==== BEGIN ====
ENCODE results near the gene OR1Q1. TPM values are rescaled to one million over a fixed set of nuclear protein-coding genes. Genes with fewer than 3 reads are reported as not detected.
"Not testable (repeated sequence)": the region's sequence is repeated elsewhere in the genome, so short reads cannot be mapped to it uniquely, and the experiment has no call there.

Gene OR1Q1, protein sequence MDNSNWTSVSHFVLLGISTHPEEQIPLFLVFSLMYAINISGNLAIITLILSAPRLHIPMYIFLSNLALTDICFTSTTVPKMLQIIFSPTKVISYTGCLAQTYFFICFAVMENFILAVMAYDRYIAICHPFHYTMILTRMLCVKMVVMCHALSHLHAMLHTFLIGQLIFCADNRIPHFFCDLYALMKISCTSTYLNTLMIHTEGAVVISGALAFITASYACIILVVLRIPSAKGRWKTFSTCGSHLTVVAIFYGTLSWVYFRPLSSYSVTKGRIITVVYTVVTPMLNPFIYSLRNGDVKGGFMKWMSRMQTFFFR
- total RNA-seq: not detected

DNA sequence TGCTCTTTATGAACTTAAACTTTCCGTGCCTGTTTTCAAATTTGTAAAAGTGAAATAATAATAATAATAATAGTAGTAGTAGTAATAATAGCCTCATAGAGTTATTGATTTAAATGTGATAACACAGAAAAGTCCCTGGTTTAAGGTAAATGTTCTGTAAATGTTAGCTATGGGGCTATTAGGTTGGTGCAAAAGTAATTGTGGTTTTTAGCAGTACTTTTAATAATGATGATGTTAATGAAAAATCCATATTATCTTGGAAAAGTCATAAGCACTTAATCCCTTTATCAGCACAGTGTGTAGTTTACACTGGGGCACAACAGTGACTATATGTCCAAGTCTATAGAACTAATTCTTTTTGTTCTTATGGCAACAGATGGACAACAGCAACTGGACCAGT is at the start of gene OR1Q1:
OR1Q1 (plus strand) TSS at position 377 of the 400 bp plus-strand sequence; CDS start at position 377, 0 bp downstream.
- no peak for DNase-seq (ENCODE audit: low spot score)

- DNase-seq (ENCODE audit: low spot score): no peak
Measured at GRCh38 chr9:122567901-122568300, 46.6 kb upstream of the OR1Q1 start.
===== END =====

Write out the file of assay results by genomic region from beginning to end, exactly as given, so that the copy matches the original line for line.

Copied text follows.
ENCODE results near the gene OR1Q1. TPM values are rescaled to one million over a fixed set of nuclear protein-coding genes. Genes with fewer than 3 reads are reported as not detected.
"Not testable (repeated sequence)": the region's sequence is repeated elsewhere in the genome, so short reads cannot be mapped to it uniquely, and the experiment has no call there.

Gene OR1Q1, protein sequence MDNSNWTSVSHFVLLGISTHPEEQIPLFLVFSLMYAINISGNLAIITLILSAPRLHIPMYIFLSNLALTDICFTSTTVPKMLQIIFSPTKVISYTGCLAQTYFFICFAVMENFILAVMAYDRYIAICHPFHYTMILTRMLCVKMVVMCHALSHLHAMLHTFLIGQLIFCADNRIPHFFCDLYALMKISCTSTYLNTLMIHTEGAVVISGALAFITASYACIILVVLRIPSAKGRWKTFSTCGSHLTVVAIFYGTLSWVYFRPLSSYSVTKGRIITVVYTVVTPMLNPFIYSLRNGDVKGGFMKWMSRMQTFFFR
- total RNA-seq: not detected

DNA sequence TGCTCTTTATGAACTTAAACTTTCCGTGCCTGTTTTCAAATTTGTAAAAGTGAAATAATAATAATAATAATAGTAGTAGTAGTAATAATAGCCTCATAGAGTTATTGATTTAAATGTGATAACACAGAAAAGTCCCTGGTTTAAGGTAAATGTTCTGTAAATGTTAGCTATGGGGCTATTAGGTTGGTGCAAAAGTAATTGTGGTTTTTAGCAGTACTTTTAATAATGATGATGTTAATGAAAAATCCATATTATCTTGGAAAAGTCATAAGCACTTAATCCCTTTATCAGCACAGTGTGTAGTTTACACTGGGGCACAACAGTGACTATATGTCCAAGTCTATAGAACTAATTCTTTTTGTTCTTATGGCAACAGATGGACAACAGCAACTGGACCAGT is at the start of gene OR1Q1:
OR1Q1 (plus strand) TSS at position 377 of the 400 bp plus-strand sequence; CDS start at position 377, 0 bp downstream.
- no peak for DNase-seq (ENCODE audit: low spot score)

- DNase-seq (ENCODE audit: low spot score): no peak
Measured at GRCh38 chr9:122567901-122568300, 46.6 kb upstream of the OR1Q1 start.